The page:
By Ray Stern
By Ray Stern
By New Times
By Amy Silverman
By Stephen Lemons
By Stephen Lemons
By Monica Alonzo
By Chris Parker
"We didn't come at this as traditional developers," says Hallmark. "We are in this because it's the right thing to do and it's simply not going to happen otherwise."
Maybe Hallmark is right. A new breed of developer might be what's needed in Phoenix. According to the city's Jason Harris, there are currently no plans to subsidize local businesses or even to give incentives to people to develop their dirt lots (which polka-dot the entire downtown redevelopment district a result of the fact that there's a lot of money to be made in land trading) the way Portland and Austin do. The topic has been broached at the city level, but that's the thing about cities they take a long time to make decisions.
While Phoenix is mulling things over, some local entrepreneurs are doing everything they can to build businesses downtown. Roosevelt Row has been fairly successful. On a street that was once close to empty save for the flophouses and drug dealers, restaurants, shops and housing all locally owned and operated have cropped up in the past five years.
At Artisan Village, a mixed-use condo-retail building at Seventh Street and Roosevelt, there are 10 live/work units where tenants are required to open a business in the storefronts. It hasn't been easy for all of them. Retail Laboratory closed up shop and moved to the Biltmore Fashion Park. There is a requirement for owners of the storefronts to keep retail spaces open; currently eight of the 10 storefronts are open with the exception of Retail Laboratory and one other empty space.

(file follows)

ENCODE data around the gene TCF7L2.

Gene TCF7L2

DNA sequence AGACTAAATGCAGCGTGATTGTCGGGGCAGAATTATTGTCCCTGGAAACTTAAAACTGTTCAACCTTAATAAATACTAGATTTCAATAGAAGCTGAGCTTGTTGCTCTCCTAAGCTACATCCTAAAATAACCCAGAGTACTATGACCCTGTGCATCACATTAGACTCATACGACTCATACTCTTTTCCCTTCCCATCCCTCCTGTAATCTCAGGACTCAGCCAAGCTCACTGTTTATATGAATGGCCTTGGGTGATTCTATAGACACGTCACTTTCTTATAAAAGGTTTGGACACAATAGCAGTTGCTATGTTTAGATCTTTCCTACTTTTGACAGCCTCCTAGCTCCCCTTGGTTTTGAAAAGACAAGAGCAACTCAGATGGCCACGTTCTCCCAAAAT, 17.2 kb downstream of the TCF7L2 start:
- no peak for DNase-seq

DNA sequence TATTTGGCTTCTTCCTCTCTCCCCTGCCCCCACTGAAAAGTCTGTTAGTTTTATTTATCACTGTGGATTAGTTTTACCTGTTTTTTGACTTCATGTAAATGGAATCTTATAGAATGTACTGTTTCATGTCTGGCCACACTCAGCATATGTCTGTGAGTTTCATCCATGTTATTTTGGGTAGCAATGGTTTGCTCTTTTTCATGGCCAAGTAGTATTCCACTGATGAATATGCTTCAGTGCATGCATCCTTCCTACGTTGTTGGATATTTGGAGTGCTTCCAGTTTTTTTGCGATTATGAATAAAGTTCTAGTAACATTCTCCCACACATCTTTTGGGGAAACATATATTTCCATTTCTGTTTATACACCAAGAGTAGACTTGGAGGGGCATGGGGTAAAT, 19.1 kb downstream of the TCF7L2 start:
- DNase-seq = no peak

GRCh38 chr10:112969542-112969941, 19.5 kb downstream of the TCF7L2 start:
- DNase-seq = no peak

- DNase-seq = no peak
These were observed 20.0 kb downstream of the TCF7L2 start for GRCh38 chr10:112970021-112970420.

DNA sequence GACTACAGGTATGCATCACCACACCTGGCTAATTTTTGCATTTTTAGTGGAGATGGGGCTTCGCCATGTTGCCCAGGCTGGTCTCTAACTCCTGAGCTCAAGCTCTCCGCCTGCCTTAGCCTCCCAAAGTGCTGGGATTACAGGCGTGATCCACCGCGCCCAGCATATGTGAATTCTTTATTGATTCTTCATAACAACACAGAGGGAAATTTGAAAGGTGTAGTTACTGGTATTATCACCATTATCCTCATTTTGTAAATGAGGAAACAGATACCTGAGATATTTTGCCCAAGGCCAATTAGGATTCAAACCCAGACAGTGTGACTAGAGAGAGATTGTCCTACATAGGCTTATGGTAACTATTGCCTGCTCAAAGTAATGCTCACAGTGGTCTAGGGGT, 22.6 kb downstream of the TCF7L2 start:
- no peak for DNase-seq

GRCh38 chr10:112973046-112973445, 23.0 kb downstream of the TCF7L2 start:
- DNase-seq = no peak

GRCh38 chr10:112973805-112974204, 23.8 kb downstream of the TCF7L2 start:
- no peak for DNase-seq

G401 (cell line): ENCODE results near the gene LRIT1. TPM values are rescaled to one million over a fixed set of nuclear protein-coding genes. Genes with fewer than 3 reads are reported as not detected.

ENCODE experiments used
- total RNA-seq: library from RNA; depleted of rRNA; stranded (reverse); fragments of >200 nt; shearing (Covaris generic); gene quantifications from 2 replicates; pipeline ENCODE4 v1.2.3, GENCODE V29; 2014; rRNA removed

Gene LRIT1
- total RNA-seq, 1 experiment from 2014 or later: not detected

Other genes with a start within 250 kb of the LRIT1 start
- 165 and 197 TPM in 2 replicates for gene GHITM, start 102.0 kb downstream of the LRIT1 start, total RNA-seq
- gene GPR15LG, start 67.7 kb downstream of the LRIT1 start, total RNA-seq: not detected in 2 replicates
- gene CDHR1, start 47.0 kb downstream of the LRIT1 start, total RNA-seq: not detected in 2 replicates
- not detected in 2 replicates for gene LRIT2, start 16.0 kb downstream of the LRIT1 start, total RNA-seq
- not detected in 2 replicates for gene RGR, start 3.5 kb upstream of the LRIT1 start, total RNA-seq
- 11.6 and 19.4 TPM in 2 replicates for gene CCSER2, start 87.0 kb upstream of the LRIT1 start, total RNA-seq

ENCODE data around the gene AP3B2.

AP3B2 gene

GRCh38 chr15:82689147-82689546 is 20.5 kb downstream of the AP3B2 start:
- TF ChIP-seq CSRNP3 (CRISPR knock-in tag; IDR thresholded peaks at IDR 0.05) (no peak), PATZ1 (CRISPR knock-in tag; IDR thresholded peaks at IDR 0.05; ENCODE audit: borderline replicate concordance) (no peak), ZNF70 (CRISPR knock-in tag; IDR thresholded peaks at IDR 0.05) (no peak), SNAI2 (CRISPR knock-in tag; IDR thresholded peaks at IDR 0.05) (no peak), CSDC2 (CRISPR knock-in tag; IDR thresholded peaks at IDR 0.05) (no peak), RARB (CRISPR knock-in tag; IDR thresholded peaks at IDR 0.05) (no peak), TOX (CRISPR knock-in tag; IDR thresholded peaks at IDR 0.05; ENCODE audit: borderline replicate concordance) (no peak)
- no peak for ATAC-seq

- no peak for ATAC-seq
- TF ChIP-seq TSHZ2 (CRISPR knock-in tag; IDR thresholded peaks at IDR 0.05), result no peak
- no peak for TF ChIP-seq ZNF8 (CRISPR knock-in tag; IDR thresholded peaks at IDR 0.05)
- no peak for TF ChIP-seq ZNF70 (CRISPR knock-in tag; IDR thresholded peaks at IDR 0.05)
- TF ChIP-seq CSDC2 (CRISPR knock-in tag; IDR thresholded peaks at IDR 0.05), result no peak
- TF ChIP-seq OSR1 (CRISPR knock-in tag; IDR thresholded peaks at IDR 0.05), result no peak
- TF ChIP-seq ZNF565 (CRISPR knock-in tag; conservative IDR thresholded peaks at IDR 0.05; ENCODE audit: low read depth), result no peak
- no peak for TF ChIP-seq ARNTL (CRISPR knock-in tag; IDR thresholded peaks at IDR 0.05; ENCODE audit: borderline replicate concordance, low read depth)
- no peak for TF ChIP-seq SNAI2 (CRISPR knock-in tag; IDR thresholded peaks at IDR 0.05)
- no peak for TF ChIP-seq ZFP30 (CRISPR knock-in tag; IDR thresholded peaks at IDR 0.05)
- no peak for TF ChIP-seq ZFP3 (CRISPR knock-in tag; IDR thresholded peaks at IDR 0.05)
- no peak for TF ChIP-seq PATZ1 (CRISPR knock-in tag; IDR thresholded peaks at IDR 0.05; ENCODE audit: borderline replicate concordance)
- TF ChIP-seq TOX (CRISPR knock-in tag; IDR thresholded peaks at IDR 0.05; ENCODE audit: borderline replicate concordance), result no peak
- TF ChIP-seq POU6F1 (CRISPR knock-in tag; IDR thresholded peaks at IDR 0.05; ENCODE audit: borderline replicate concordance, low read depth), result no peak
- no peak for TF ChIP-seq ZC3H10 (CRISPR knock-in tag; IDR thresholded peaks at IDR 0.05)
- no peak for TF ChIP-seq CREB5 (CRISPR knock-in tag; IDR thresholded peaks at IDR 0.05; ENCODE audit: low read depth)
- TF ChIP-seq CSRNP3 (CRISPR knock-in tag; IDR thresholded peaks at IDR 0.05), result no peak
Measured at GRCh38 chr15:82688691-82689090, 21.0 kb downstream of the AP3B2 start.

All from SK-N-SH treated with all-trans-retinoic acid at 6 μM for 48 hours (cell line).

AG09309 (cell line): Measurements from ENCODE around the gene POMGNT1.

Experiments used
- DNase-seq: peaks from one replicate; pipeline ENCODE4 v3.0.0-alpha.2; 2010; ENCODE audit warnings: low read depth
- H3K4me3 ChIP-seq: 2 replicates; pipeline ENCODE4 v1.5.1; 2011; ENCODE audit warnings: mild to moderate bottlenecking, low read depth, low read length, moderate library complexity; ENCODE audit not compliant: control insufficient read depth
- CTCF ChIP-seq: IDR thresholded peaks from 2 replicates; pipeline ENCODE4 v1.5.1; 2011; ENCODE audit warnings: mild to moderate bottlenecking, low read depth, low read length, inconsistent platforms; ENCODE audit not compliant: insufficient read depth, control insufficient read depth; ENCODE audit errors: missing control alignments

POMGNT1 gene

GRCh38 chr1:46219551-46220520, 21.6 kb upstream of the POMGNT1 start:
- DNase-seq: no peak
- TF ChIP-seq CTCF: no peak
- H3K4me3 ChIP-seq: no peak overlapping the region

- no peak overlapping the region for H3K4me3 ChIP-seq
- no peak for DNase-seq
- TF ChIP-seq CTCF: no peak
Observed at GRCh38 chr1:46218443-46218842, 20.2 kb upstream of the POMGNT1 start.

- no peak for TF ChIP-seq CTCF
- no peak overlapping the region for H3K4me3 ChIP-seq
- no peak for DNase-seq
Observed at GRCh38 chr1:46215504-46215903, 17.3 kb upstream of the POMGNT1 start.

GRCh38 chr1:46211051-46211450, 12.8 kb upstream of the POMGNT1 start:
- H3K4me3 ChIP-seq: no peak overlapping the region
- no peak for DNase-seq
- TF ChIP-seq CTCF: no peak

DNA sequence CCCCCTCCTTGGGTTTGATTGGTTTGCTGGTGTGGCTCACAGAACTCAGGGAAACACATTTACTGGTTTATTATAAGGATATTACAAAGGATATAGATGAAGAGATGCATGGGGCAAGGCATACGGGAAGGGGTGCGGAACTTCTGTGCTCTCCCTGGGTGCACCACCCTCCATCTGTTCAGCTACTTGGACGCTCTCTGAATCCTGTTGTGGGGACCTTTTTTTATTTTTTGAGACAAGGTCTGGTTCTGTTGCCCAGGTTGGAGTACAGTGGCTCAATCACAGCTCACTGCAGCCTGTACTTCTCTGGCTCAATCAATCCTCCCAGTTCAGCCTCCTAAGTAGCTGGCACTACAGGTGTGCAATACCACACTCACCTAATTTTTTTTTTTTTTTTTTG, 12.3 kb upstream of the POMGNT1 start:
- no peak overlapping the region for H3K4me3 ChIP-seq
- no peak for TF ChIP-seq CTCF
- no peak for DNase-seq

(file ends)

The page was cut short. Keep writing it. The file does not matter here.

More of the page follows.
Kelly McDonald, owner of Mojo Music, says business has been slow. He didn't make even $5,000 during an eight-week period this summer. But it didn't surprise him. He knows it comes with the territory of opening a shop downtown, and luckily business is picking up again.
"The store turned a year old November 9," he says of his "child." "It's now crawling after spending its first year eating, pooping, whining and keeping me up at night."
Carla Wade, who owns Carly's Bistro at Second Street and Roosevelt just down the road from Artisan, has also seen business picking up.
"We've seen a lot of growth since we first opened [in May 2005]," she says. "More and more people are coming to the area on non-event evenings. Probably most of the businesses . . . have been in business about the same length of time, and that might have something to do with it."
This area's success, achieved without city support, suggests that maybe all Phoenix needs to do is allow businesses to grow and provide basic services to places where commerce has already started to flourish.
Greg Esser, president of the Roosevelt Row Community Development Corporation, says he isn't asking the city to do much. He's just trying to get Phoenix to provide basic services to help the street. If the city could do simple things plant trees for shade, fix cracks in the sidewalk, put up streetlights in some of these neighborhoods and redevelopment areas, it's likely more people would start using the streets simply because they'd be more appealing, he says. In other words, the key to Phoenix's success lies not just in urban plans, condos or ASU-size projects, but also in fixing the small stuff.
True, no one wants to walk past a blank wall or a dirt lot for block upon block.
"If they [the city of Phoenix] concentrate on parking, public transportation and pedestrian-friendly design, this entire area could be a hub for activity," says Esser. "We're only four blocks from Chase Field, but you'd never think of it. People here will actually get in their car and drive down there. Right now it's vacant land. It's unsettling and uncomfortable to walk two blocks of empty territory."
It's all about filling in the blanks large and small.